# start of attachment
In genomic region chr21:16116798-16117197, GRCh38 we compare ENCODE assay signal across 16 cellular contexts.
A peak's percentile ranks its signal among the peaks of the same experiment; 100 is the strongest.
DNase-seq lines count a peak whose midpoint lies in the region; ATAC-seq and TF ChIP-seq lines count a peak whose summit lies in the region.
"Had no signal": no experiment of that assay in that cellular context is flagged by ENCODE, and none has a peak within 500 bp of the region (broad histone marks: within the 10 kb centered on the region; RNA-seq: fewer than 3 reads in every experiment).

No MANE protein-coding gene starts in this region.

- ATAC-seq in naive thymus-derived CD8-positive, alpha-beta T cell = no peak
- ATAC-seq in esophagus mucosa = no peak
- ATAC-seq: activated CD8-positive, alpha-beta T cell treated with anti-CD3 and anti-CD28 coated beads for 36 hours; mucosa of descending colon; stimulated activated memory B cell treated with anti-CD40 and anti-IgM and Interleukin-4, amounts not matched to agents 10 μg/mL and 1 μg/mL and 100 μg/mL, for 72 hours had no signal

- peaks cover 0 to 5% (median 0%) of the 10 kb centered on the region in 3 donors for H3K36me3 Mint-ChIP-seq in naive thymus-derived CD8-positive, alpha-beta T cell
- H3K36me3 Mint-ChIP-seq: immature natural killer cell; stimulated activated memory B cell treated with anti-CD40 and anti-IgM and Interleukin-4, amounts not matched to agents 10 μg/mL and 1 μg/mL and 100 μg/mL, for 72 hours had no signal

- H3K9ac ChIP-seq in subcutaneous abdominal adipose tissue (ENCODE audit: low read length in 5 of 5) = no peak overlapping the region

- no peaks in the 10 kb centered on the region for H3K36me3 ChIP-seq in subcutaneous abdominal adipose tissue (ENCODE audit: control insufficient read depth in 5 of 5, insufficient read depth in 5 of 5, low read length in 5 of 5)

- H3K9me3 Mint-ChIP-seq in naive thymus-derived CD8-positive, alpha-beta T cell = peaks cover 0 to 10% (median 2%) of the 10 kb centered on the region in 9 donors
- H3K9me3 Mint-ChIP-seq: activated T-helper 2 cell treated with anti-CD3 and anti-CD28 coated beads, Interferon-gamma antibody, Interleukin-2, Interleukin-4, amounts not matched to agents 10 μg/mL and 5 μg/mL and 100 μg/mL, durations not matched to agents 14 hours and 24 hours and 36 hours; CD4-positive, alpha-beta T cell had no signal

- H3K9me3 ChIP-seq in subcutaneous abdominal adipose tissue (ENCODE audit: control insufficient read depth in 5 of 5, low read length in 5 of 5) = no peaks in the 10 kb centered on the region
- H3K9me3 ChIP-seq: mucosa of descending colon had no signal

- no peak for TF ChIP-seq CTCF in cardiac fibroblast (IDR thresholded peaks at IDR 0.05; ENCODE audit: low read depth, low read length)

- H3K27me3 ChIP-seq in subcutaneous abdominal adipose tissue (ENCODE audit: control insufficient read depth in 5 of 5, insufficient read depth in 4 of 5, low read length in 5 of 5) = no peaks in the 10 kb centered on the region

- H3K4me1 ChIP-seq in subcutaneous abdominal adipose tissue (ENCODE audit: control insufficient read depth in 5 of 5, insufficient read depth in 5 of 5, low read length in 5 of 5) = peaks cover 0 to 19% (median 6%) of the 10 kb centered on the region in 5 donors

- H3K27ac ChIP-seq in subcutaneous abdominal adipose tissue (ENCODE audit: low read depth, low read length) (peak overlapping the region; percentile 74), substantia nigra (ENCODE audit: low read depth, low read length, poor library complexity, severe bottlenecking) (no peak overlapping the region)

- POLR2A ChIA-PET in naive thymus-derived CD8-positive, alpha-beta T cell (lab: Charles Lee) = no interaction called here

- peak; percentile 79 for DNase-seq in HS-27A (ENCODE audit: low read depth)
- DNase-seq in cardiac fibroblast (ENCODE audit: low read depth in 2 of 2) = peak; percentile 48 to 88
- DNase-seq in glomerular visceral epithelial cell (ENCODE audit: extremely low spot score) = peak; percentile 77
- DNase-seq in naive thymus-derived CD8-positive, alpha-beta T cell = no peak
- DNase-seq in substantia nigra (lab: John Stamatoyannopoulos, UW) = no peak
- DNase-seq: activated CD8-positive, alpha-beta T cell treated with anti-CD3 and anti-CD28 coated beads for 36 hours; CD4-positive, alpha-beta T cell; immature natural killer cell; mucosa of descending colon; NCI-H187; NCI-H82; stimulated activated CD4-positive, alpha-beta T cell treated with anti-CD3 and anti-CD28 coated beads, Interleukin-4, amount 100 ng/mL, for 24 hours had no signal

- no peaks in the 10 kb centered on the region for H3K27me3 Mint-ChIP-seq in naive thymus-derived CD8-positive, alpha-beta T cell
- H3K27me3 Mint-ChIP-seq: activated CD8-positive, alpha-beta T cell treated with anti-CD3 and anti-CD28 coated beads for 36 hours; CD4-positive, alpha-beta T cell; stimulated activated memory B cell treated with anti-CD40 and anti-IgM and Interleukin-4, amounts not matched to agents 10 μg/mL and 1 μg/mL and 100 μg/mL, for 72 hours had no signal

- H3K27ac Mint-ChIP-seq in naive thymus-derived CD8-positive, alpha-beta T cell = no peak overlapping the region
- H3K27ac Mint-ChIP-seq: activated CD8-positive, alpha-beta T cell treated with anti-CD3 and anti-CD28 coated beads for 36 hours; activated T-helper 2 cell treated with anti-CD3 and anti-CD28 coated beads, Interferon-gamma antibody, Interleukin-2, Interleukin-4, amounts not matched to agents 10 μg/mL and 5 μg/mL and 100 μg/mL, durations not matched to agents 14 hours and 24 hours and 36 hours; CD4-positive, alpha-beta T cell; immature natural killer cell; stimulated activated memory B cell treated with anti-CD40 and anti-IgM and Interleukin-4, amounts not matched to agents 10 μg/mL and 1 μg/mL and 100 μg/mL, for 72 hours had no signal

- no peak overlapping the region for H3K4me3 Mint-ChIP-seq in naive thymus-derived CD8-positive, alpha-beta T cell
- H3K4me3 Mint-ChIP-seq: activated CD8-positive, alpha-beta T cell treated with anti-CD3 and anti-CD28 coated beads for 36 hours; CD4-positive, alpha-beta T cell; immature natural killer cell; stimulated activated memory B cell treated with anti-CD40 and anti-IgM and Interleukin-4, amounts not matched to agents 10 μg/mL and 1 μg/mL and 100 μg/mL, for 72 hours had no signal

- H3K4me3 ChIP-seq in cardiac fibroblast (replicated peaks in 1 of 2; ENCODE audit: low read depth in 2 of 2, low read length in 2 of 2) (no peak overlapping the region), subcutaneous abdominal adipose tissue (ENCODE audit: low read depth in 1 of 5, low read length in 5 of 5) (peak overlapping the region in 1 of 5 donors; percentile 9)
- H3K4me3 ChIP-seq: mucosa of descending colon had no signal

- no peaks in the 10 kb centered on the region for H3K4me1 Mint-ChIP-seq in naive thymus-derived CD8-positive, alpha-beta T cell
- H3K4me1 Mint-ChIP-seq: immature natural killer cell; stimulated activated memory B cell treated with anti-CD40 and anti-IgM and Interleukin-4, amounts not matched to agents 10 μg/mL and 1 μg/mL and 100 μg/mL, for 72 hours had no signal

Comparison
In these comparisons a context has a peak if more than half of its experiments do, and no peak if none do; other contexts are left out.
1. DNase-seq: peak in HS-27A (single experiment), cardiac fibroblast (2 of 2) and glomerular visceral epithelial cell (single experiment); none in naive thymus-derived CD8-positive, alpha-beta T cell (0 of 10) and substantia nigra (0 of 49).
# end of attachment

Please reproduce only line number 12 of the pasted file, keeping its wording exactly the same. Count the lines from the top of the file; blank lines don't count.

- no peaks in the 10 kb centered on the region for H3K36me3 ChIP-seq in subcutaneous abdominal adipose tissue (ENCODE audit: control insufficient read depth in 5 of 5, insufficient read depth in 5 of 5, low read length in 5 of 5)